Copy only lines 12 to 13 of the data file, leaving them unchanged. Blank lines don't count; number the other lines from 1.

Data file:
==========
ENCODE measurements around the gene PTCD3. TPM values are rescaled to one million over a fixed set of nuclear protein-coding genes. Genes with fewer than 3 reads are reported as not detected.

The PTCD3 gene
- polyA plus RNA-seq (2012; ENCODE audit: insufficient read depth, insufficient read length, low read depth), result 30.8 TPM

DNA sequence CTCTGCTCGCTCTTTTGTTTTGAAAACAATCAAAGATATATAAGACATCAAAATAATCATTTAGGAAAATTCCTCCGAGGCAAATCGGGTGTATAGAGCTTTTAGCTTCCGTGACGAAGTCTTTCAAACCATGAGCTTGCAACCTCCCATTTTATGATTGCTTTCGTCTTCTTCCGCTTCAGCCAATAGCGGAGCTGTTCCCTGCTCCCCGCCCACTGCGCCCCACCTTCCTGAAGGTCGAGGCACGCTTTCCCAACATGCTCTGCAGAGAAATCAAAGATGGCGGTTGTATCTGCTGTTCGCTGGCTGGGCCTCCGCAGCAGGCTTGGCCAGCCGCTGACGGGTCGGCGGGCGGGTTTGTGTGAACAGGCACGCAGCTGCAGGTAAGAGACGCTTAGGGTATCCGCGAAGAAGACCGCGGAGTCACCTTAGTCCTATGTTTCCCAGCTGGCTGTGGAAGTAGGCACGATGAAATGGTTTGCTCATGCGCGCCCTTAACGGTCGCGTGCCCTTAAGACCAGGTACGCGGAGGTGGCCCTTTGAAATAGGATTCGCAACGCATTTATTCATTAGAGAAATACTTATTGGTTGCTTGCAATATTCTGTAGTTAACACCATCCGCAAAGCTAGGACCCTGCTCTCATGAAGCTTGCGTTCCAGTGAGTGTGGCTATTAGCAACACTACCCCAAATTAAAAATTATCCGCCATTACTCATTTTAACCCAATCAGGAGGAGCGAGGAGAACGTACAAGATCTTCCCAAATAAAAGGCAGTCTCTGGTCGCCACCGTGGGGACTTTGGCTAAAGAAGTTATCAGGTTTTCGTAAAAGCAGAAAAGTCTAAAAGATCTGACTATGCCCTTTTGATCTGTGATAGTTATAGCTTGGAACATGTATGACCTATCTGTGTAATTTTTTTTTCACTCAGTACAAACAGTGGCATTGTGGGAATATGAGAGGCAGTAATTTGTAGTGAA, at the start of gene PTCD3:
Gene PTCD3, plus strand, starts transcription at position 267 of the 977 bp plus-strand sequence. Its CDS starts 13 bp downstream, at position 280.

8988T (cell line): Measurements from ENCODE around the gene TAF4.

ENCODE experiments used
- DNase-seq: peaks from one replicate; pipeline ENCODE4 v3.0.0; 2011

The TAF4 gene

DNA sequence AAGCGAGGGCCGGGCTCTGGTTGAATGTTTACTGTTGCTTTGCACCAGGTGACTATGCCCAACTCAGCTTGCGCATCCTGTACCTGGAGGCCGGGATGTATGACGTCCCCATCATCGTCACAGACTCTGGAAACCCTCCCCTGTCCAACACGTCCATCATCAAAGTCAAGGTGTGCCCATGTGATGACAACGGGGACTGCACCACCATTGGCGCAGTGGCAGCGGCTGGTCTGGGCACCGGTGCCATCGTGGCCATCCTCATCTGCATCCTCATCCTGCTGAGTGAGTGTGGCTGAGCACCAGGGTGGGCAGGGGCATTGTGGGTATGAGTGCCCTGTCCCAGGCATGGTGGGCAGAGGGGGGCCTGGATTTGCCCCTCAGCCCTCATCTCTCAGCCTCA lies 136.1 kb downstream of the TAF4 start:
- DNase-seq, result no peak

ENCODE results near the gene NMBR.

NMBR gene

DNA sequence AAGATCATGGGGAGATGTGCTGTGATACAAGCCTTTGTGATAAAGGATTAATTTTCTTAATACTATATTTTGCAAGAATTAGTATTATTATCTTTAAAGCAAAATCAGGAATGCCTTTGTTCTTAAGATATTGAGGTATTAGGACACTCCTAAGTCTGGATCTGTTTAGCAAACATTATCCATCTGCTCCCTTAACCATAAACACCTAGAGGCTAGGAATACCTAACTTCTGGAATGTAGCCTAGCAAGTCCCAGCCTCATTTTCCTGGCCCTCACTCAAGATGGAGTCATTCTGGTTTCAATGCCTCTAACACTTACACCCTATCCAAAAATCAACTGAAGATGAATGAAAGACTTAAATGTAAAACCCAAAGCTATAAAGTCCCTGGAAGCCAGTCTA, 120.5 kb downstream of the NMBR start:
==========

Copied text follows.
ENCODE results near the gene NMBR.

NMBR gene